Now there’s a title for the squeamish! But guess what… a few years from now you may be craving it. An article in today’s Knowledge@Wharton titled How Sushi Has Changed Globalization tells the intriguing tale of the popularity of sushi.
In the short decades since Hughes’ hit film [The Breakfast Club], sushi has become a staple of American culture, a familiar, accessible and immensely desirable food that can be found in supermarket aisles and fast food outlets as well as high-end restaurants. Far from signaling the snobbery of those who eat it, sushi today belongs to the masses. Approximately 30 million Americans regularly eat sushi, including the Simpsons, the country’s favorite animated family.
Yes, I’m one of them. At least a couple times a week, more if you count the tuna tataki I enjoy while my wife and I indulge in our tradition of Martini Monday at our favorite restaurant. No, we don’t cook (unless you count cereal)… we admittedly outsource the meal preparation to the chefs at a variety of restaurants. There’s definitely value to the customer, me, in a good tuna tataki. And there’s definitely something special about sushi…
The immediate experience of eating sushi is, for many, one of transcendent sensual calm, at once richly evocative and profoundly removed from earthly things. In its striking beauty, sushi has the quality of art, and often seems to come from nowhere to exist purely as an irresistibly gorgeous, edible creation.
Ok, back to reality, how in the world is this related to globalization?
As Sasha Issenberg argues in The Sushi Economy: Globalization and the Making of a Modern Delicacy, sushi both reveals the "complex dynamics of globalization" and proves what many critics regard as a singular impossibility, that "a virtuous global commerce and food culture can exist." Every piece of sushi has a distinctly modern, highly sophisticated economic history — and in its journey from the sea to the market to the restaurant, from living fish to marketable good, it has much to tell us about how balanced, healthy world markets can be created and maintained. As such, Issenberg argues, "the new sushi economy has challenged the way we see the globe."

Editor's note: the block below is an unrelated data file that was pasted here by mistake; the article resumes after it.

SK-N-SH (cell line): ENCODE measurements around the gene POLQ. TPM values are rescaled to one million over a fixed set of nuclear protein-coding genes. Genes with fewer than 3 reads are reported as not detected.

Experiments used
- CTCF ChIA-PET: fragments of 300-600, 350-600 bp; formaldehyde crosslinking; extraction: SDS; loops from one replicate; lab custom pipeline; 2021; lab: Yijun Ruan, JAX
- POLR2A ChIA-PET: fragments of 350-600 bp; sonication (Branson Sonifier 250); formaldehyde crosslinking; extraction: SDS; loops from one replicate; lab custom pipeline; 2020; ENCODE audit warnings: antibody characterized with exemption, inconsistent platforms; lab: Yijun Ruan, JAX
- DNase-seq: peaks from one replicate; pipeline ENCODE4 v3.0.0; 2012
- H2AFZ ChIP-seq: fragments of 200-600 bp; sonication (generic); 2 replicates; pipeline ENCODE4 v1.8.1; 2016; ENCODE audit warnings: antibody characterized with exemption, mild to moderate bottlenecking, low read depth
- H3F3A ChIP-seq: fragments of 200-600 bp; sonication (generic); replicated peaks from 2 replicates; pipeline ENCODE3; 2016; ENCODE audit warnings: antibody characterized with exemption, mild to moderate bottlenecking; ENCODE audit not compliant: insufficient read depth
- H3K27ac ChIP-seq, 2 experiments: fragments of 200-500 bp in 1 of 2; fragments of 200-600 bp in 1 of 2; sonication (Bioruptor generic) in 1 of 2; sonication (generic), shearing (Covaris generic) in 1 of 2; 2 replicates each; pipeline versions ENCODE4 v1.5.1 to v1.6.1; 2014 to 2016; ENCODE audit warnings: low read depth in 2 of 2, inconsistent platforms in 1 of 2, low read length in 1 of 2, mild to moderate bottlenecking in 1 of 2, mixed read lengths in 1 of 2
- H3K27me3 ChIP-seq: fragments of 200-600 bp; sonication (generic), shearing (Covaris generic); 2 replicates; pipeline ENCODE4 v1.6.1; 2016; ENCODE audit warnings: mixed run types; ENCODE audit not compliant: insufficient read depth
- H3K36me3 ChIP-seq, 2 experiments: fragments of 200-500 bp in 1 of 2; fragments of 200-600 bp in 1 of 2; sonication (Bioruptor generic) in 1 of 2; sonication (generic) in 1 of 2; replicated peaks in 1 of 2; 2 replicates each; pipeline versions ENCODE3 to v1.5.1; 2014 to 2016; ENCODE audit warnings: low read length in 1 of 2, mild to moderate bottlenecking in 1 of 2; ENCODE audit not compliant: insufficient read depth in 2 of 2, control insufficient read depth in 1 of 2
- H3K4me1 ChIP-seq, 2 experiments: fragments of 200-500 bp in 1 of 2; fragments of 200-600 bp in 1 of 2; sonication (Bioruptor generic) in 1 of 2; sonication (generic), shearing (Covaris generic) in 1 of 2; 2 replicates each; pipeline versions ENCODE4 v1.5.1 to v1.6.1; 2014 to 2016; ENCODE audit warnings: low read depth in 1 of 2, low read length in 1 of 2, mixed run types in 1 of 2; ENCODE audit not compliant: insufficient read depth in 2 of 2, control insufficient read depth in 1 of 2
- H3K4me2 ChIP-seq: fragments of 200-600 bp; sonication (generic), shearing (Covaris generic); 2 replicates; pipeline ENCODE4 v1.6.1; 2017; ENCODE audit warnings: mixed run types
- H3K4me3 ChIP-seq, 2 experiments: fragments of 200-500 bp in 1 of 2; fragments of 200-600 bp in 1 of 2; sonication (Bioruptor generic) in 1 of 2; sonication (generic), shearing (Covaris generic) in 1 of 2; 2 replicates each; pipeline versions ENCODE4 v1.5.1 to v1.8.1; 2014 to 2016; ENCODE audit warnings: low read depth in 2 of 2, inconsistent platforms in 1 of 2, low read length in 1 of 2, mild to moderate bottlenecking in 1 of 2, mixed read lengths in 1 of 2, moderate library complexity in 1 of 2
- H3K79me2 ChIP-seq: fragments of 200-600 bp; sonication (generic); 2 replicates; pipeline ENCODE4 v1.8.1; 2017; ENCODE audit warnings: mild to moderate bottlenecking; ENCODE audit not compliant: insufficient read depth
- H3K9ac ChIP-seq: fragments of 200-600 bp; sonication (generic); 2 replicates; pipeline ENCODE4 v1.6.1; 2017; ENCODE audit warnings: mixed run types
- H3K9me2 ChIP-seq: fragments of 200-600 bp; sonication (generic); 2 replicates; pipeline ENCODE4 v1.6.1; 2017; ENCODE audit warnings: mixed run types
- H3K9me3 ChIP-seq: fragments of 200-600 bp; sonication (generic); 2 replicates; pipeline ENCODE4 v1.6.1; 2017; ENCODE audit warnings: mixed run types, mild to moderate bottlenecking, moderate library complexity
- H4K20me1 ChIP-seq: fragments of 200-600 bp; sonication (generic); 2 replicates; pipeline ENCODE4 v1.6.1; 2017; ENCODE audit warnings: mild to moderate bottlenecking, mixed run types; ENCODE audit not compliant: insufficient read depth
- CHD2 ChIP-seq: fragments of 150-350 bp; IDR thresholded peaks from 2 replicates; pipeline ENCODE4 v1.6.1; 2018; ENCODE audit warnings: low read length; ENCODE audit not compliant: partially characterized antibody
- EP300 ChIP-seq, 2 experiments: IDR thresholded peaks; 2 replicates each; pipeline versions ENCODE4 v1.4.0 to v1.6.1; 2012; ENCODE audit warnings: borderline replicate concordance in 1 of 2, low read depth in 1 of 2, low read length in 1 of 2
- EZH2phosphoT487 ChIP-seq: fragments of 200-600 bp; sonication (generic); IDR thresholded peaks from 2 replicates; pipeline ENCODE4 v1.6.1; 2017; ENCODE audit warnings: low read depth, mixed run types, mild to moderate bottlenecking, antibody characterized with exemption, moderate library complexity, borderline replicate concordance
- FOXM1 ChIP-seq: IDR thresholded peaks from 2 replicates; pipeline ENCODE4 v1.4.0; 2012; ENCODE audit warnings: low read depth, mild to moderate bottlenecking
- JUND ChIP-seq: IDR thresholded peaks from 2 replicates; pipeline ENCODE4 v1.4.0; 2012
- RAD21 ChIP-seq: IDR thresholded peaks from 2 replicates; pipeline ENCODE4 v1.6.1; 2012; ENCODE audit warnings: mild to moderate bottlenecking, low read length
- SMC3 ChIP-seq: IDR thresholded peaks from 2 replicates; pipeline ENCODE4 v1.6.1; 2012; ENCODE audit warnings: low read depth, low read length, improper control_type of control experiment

Issenberg goes on to describe how bluefin tuna, now a sushi delicacy, was once reviled as only good for cat food. In the 1970s Japanese tastes began to change, bluefin became very popular, and soon Japanese waters were overfished and practically devoid of bluefin. Then something interesting happened.
Japan Airlines (JAL), which was doing a tidy export business but needed to find something to fill its freight cabin on return flights. In an inspiration that would change the culinary profile of the planet, a JAL executive partnered with the fishermen of Prince Edward Island, Canada, who caught plenty of bluefin, but who had no use for it. Devising a means of gently freezing bluefin to preserve it during the long journey back to Japan, JAL inaugurated the era of global sushi.
And thus began fast global supply chains. Tokyo’s Narita International Airport has become — paradoxically — Japan’s most important fishing harbor. Over two years ago I witnessed a similar supply chain in action while tramping around southern Argentina and Chile, and even wrote about it here.
The major industry of the area [southern Chile] is salmon farming, which has transformed Chile into the second largest exporter of salmon after Norway. As planes arrive bringing tourists from around the world, the salmon supply chain springs into action. The age of salmon in the multitude of farms is measured constantly, and just before the planes land appropriate salmon is harvested. They are removed from their breeding and nuturing beds in the lakes, processed through several local factories, flash frozen or chilled, and loaded onto the planes… in less than a couple hours. The planes then return filled with fresh salmon.